The Suicide of Rachel Foster review
Vacant mountainside hotels are tasty fodder for a good haunted house tale, right alongside abandoned hospitals and derelict asylums. Stephen King and Stanley Kubrick both got excellent mileage out of the Overlook Hotel with its sprawling grounds, multiple floors and several wings of seemingly empty guest rooms. Hoping to rekindle similar magic, One-O-One Games and Reddoll’s The Suicide of Rachel Foster places environmental storytelling at the forefront as players are invited to investigate a dark secret at the Timberline Hotel, accompanying its protagonist as she confronts the skeletons in her family’s closet in an atmospheric, slow burning tale that ends up just a bit too anemic to have as much impact as its premise would suggest.
The story takes place over a period of eight days in 1993. Having inherited the Timberline after the death of her father, Nicole Wilson revisits the mountaintop retreat one final time before selling it off, only to promptly become trapped there by a violent snowstorm. Alone with the rooms and hallways of her childhood, Nicole begins piecing together how the death of a young local girl named Rachel Foster tied into her and her mother’s flight from the place many years ago, which left her father behind all alone. It’s an intriguing mystery that is satisfying to reflect on overall, but unfortunately isn’t always executed in an interesting and consistent manner.
The main issue is that the game sometimes gets in its own way while trying to establish atmosphere and ends up sending conflicting signals to the player. Freely roaming around the empty hallways of the Timberline easily conjures up spooky vibes; indeed, there’s even a short subplot at one point, told via conversation snippets and found video footage, revolving around a group of paranormal investigators who once visited the hotel following sightings of a ghostly Rachel still haunting the place, only to flee in terror shortly after.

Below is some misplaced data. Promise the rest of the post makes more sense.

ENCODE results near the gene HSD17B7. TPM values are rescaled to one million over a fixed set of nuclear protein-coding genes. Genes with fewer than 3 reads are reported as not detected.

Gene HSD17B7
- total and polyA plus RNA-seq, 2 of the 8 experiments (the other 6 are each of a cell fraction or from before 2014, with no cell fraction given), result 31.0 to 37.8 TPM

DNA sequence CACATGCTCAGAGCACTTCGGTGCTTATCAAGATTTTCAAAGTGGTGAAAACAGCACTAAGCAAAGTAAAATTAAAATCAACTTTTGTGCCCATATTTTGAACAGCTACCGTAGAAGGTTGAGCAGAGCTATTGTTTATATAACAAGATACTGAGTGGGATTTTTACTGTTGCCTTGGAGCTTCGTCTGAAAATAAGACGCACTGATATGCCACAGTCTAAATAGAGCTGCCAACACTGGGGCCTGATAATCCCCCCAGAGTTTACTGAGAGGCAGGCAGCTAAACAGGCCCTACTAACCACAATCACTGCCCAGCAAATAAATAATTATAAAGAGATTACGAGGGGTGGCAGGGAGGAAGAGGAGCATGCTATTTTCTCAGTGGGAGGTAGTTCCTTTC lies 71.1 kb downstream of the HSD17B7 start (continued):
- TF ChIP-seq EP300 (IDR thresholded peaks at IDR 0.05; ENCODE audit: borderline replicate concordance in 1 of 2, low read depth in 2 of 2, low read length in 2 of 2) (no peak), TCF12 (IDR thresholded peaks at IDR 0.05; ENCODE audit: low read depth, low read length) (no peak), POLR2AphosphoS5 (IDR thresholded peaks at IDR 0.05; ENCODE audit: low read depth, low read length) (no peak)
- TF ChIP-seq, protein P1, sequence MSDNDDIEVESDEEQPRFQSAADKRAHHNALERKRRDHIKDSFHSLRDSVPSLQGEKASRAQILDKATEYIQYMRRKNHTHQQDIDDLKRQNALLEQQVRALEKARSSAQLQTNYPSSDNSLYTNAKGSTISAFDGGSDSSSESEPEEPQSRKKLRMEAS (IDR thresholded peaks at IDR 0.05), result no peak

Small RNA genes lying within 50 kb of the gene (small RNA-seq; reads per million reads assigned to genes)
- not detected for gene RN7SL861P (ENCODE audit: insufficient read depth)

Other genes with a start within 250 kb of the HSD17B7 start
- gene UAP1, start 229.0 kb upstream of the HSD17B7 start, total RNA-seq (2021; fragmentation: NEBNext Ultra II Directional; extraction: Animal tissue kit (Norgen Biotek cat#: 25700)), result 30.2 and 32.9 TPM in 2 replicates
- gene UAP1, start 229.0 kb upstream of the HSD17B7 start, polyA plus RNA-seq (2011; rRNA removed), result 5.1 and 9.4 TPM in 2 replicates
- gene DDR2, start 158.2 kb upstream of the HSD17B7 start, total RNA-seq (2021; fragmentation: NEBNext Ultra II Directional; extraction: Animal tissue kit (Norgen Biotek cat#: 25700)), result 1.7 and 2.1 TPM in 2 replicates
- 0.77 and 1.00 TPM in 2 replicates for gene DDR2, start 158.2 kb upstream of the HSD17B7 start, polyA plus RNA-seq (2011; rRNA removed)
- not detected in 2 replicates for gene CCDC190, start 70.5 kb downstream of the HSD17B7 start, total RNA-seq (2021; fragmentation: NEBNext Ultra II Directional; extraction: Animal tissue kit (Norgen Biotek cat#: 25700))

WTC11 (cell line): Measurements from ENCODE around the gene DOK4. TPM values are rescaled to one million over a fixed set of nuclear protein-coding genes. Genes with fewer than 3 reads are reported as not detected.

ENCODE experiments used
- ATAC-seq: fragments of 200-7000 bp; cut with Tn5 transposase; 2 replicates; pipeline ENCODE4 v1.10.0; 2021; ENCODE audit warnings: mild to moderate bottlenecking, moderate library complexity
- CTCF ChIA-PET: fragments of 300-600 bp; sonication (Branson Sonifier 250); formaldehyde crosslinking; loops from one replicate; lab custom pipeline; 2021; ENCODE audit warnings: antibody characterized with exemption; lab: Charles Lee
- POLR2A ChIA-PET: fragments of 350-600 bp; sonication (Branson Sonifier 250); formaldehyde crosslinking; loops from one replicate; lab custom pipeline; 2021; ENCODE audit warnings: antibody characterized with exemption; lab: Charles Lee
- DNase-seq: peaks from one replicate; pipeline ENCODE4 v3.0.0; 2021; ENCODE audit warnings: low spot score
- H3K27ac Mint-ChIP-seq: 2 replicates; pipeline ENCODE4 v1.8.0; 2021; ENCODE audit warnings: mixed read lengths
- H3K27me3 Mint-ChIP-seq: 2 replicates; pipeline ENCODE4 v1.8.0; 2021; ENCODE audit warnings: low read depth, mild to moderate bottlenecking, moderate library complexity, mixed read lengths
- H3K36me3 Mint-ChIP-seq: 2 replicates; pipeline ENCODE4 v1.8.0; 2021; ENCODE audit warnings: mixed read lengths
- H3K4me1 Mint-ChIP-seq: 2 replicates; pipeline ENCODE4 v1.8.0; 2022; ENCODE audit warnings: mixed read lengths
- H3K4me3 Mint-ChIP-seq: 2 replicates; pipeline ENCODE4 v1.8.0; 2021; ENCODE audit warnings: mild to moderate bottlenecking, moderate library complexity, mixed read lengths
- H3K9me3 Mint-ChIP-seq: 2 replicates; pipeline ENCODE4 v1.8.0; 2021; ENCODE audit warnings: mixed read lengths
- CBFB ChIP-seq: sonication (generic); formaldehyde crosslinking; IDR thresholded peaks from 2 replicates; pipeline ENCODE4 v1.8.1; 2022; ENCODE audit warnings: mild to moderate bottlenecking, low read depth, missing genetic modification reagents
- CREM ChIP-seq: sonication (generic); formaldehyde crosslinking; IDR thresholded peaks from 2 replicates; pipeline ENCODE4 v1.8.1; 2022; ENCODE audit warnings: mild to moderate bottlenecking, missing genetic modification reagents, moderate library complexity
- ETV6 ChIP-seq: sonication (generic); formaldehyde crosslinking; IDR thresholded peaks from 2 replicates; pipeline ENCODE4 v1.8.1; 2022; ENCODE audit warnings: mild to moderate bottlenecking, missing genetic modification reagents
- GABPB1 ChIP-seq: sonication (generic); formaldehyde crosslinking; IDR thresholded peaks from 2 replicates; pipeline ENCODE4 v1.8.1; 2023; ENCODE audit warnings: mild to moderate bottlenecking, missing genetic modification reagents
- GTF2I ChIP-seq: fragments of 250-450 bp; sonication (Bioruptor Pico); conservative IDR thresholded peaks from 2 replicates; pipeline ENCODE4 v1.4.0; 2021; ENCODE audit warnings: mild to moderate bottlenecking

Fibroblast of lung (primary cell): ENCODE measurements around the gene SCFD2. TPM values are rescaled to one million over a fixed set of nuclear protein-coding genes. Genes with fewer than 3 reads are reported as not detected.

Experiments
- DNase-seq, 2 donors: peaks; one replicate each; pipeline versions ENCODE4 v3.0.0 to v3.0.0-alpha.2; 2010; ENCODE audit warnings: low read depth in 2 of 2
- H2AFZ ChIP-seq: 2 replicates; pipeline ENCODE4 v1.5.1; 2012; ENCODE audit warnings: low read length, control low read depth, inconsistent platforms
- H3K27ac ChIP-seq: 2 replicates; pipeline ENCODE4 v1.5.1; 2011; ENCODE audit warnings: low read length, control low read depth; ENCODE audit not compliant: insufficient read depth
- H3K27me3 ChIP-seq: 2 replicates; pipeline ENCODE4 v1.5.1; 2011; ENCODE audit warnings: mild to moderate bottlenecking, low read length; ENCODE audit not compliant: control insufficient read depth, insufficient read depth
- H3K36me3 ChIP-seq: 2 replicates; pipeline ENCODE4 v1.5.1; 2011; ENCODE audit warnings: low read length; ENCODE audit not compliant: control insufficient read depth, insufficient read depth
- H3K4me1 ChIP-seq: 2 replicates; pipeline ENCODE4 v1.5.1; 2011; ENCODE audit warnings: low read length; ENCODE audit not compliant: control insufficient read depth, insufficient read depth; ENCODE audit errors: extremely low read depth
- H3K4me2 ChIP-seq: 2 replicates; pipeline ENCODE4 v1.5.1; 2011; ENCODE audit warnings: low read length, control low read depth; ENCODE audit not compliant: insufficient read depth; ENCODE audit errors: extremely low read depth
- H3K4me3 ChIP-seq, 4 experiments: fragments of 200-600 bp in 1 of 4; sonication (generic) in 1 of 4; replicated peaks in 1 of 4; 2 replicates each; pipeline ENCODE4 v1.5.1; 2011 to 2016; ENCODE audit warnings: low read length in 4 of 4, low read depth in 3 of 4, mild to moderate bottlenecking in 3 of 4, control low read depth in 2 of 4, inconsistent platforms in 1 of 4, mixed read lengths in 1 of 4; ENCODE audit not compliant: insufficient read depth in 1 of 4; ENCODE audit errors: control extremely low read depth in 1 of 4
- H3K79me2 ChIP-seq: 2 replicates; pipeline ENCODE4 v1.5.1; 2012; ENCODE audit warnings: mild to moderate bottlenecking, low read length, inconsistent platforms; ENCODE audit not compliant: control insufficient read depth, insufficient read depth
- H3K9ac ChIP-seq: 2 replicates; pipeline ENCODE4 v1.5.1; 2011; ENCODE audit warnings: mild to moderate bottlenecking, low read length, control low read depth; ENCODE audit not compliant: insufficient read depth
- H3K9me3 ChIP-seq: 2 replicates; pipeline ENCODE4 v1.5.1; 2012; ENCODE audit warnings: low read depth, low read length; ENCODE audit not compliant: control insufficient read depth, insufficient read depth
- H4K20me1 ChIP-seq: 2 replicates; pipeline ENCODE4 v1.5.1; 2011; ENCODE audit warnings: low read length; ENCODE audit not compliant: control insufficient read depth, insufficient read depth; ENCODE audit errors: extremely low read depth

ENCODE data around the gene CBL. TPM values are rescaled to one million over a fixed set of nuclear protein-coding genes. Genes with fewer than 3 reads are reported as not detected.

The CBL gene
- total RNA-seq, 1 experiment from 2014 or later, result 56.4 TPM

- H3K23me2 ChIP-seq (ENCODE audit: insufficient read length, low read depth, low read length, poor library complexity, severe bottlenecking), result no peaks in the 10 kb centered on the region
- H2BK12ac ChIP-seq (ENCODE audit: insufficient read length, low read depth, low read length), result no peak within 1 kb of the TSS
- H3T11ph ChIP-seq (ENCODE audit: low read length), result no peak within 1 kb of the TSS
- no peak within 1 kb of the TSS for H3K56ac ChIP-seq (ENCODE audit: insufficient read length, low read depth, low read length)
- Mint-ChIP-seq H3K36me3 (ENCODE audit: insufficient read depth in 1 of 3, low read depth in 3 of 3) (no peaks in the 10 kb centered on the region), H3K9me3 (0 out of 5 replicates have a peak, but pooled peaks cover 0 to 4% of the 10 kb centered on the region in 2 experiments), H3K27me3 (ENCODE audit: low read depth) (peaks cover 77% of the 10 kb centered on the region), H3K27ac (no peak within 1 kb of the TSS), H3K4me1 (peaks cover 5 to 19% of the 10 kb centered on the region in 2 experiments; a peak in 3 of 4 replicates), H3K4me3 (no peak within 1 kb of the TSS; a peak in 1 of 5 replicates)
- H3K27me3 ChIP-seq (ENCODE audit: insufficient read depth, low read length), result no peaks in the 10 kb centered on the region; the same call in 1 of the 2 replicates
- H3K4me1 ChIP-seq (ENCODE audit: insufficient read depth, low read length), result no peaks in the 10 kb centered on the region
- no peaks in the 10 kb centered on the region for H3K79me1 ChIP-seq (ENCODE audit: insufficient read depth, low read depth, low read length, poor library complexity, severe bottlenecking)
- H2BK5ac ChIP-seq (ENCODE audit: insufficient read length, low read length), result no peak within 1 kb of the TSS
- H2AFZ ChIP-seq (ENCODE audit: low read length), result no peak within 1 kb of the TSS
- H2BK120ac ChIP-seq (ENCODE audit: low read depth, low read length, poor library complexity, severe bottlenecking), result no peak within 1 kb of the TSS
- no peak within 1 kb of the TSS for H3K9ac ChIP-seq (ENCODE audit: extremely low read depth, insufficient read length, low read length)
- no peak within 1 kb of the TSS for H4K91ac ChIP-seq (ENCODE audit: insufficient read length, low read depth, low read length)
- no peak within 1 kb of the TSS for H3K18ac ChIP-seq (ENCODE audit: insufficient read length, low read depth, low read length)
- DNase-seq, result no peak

But the game undermines these attempts at tension, almost tripping over itself in its haste to have Nicole and Irving Crawford, a voice-on-the-phone from the local ranger’s office who’s in constant contact with the protagonist, assure each other that there is absolutely nothing at the Timberline to be afraid of. Even when Nicole receives creepy phone calls and hears the occasional odd noise…well, people sometimes make prank calls, and old buildings have a tendency to be creaky, and that’s all.
It’s really never clear whether we should expect a supernatural ghost story or be wary of a more corporeal source of tension when Nicole’s car keys, left on her front seat, suddenly go missing, or boots dripping with freshly melted snow mysteriously appear near the locked front doors. This very ambiguity could have been the basis of a thrilling mystery in its own right, but the hypothetical threat of an unseen presence, human or otherwise, isn’t capitalized on in a timely manner. In fact, there seems to be no concrete reason to suspect anyone but Nicole to be in the hotel, so as day after uneventful day goes by, the sense of safety becomes absolute. Seemingly afraid to fully commit to the idea of an unwelcome visitor, the game fills its 5-6 hour runtime with largely uneventful free-roaming, first-person strolls through the surprisingly uninteresting building, largely devoid of anything to actually do.
As each chapter ticks by, sometimes lasting mere minutes, there aren’t enough interesting events or revelations to maintain suspense, and it doesn’t help that Nicole’s personal recollections don’t add much excitement until late in the game. It’s clear there’s a scandal in her family’s past, but you’re given no breadcrumbs to reach a conclusion yourself before it’s spelled out at the end, so you are reduced to passively observing a mundane tale a large chunk of the time.